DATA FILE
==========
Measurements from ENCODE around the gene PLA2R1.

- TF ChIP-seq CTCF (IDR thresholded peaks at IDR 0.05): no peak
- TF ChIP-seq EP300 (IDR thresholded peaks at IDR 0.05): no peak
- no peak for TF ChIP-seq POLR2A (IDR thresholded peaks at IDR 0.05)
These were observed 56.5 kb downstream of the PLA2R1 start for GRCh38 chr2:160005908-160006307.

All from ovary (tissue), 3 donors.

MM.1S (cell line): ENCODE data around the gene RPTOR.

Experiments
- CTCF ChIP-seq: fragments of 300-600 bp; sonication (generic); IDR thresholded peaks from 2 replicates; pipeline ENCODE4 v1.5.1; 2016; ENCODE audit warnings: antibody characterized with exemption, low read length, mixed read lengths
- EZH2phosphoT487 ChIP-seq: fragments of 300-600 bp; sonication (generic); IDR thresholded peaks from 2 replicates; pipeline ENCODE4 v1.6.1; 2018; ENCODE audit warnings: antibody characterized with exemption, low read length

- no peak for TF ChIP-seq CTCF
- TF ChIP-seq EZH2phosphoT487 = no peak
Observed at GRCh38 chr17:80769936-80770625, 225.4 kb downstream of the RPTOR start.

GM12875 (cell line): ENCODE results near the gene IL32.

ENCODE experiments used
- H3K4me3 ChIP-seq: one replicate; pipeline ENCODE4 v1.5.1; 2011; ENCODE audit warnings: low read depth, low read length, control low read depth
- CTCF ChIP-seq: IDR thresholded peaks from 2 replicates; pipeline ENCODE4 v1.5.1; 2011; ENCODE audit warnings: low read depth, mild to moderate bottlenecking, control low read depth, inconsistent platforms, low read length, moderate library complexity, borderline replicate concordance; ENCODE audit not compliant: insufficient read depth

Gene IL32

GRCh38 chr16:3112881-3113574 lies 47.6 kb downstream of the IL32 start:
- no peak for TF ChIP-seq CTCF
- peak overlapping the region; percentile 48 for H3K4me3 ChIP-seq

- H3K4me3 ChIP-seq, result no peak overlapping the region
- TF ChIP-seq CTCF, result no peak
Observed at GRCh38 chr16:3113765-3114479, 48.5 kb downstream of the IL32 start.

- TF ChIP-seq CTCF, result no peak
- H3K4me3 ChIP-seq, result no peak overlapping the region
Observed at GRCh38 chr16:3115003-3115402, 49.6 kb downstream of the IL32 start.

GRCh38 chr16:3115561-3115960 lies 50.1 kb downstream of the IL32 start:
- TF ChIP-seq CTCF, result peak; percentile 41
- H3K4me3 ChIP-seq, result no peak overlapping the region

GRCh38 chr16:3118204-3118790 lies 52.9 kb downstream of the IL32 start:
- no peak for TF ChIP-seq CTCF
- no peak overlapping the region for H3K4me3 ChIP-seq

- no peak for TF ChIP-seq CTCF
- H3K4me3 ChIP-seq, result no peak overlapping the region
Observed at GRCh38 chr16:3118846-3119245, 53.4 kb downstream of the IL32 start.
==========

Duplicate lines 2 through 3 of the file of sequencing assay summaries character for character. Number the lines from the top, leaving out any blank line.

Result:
- TF ChIP-seq CTCF (IDR thresholded peaks at IDR 0.05): no peak
- TF ChIP-seq EP300 (IDR thresholded peaks at IDR 0.05): no peak